Friday, July 14, 2006
To replace them Pat Gillick assembled Sal Fasano, Alex Gonzalez, Abraham Nunez, and David Dellucci and Shane Victorino. In my eyes, it is impossible to see how this group is anything but a downgrade.
Let’s start with a typical task of a bench player: pinch-hitting. Pinch-hitting is very difficult and the Phillies aren’t doing a particularly good job at it. In fact, the Phillies pinch-hitters are arguably the worst in the National League. The Phillies pinch-hitters hit .169 (23 of 136 At-Bats), which is dead-last in the NL. They were fifteenth in RBIs with just ten (two better than sixteenth-place Colorado), and dead-last in slugging percentage:
12. Mets: .317
13. Astros: .298
14. Rockies: .295
15. D-Backs: .286
16. Phillies: .274
The Phillies have primarily used three players as pinch-hitters: Nunez, Victorino and Dellicci. (Gonzalez has retired.) Dellucci has done well:
.268 BA, 11-for-41, with four doubles, two triples, a home run and eight RBIs. Dellucci’s slugging percentage as a pinch-hitter has been impressive: .537
Can’t say the same for Nunez and Victorino:
Nunez: .094 BA, .094 slugging percentage, 3-for-32 with no extra-base hits and one RBI.
Victorino: .231 BA, .231 slugging percentage, 6-for-26 with no extra-base hits and no RBIs.
This is clearly a phase of the game that the Phillies are really finding difficult. In all fairness to Pat Gillick, I should note that the Phillies weren’t that much better at pinch-hitting in 2005: .233 BA, with a .304 slugging percentage. Still, this seems like a team that has downgraded.
Specifically when it comes to playing positions in the field the bench looks lighter than it has in the past. Last week I talked in length about Nunez’s inabilities vis-à-vis David Bell, a player some have argued should replace Bell at third. I won’t rehash those discussions, but I think I showed that would be a lousy idea on the grounds that Nunez is a light-hitting utility infielder who would be a major downgrade from Bell offensively … mind you that Bell is a substandard hitter to begin with. Again, in all fairness to Gillick, I should note that Nunez isn’t that much of a downgrade compared to the light-hitting Perez, who had a .199 GPA last year, compared to Nunez’s .245. Nunez had a career year for the Cards and is probably the same player that Perez was. The point that I am making is that Nunez is no better than Perez, and Perez wasn’t much of a hitter to start. This is a position that the Phillies did not upgrade.
What about Victorino and Dellucci replacing Jason Michaels as the Phillies reserve outfielder?
I must admit that David Dellucci is having a decent season … okay, better than decent: .307 GPA, .278 ISO, with six home runs and seventeen RBIs in 100+ At-Bats. Michaels was an OBP machine (.399 OBP in 2005) without much power: .111 ISO in 2005. Dellucci is having a good season for the Phils off the bench.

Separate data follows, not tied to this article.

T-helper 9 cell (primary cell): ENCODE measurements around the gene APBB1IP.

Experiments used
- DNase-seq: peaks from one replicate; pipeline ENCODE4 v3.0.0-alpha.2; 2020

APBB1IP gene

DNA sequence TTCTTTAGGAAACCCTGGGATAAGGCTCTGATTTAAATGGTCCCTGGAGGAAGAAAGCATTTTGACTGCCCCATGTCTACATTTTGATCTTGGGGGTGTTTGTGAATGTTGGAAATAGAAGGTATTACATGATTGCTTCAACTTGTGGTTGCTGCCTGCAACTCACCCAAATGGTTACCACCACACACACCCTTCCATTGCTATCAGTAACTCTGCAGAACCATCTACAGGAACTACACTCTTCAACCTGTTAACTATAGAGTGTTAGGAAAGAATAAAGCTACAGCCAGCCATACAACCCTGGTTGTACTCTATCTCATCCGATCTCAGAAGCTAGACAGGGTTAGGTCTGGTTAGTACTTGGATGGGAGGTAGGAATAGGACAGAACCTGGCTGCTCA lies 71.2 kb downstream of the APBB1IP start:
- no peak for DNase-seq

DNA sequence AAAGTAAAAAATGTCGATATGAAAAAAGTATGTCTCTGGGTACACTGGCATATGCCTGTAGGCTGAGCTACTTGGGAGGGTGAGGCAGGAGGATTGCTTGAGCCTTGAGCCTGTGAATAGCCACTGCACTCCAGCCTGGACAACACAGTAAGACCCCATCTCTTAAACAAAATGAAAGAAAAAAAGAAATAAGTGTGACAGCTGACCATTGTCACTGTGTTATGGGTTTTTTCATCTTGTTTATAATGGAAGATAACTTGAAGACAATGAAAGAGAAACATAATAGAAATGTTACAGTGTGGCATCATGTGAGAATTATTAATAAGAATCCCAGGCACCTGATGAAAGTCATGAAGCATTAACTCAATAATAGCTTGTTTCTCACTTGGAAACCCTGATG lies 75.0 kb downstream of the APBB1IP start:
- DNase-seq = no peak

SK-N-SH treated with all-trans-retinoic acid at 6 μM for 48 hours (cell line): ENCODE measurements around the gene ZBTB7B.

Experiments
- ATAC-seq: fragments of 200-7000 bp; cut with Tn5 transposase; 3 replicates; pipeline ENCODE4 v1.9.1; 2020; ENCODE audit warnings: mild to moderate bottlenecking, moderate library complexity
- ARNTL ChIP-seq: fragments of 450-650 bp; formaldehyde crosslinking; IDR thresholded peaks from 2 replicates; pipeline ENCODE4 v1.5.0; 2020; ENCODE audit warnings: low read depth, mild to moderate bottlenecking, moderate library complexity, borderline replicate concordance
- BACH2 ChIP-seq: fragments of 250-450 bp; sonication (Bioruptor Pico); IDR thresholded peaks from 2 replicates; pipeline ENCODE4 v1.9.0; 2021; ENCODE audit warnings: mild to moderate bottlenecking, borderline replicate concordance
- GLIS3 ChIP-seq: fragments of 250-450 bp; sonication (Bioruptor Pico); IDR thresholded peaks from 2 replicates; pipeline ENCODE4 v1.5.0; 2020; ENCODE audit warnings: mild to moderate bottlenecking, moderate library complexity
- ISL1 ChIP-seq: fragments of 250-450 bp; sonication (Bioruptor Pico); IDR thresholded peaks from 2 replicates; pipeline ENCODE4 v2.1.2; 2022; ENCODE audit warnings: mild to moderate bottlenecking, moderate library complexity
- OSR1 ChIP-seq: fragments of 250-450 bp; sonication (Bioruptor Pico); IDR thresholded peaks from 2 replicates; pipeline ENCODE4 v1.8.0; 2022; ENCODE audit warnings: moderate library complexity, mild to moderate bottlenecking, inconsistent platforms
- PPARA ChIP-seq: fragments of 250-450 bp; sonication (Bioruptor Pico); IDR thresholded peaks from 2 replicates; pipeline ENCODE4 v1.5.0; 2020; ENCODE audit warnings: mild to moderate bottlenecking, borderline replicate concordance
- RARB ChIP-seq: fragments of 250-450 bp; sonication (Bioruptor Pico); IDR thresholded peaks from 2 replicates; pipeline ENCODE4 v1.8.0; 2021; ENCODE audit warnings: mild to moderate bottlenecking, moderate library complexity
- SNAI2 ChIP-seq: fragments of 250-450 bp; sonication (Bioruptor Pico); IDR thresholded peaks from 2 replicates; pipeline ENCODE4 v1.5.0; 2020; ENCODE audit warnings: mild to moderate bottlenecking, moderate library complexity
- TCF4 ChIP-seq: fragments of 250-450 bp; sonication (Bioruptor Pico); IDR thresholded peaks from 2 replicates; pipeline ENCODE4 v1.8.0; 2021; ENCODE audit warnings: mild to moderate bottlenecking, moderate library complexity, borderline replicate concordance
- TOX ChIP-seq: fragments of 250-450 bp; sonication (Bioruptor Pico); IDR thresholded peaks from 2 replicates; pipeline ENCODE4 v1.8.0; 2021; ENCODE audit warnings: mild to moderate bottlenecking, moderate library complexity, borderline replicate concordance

Confused about what I’m talking about? Here are the stats I refer to defined:
ISO (Isolated Power): .SLG - .BA = .ISO. Measures a player’s raw power by subtracting singles from their slugging percentage.
OBP (On-Base Percentage): How often a player gets on base. (H + BB + HBP) / (Plate Appearances)
SLG (Slugging Percentage): Power at the plate. (Total Bases / At-Bats = Slugging Percentage)
GPA (Gross Productive Average): (1.8 * .OBP + .SLG) / 4 = .GPA. Invented by The Hardball Times Aaron Gleeman, GPA measures a players production by weighing his ability to get on base and hit with power. This is my preferred all-around stat.
Victorino was picked up by the Phillies in 2004, so he wasn’t one of Gillick’s acquisitions. He has played extensively, and rather well, aside from his pinch-hitting:.259 GPA, .155 ISO … solid numbers … Defensively, Dellucci and Victorino seem to be capable gloves, at least comparable to Michaels.
With Mike Lieberthal returning to catching duties Sal Fasano returns to the role of backup catcher. Sal Fasano vs. Todd Pratt isn’t much of a fight. Fasano is a nightmare at the plate: .224 GPA, .143 ISO … Pratt may not have been much of a slugger (.394 slugging percentage in 2005), but he was a consistent bat. In his final season with the Phillies he posted a respectable .248 GPA. Fasano has been a terrible presence in the Phillies lineup. I hope Gillick casts him off quickly in the off-season.
Chris Coste, the 33-year-old rookie, is an interesting player, and has played alright in sparring duty. Coste has hit .242 GPA, with a .045 ISO. Coste has had some luck getting on base, but he’s displayed little power at the plate, with two doubles in fourteen hits and no home runs. Coste’s lack of power is a major hindrance at the plate. He has a nice biographical story, but he doesn’t add much to the Phillies roster.
In the final analysis, the Phillies bench is marginally worse off now that it was in 2005. What was a decent bench has become one of the worst in the NL. Bottom-line is that the Phillies are having real problems getting hits in pinch-hitting situations (makes you think that the Phillies might be better off batting their pitchers) and their bench has some real dregs on it (namely, Fasano and Nunez). True, the Phillies have a few bats, but they are few and far between. This team needs to upgrade the bench next year and add some depth to a thin unit.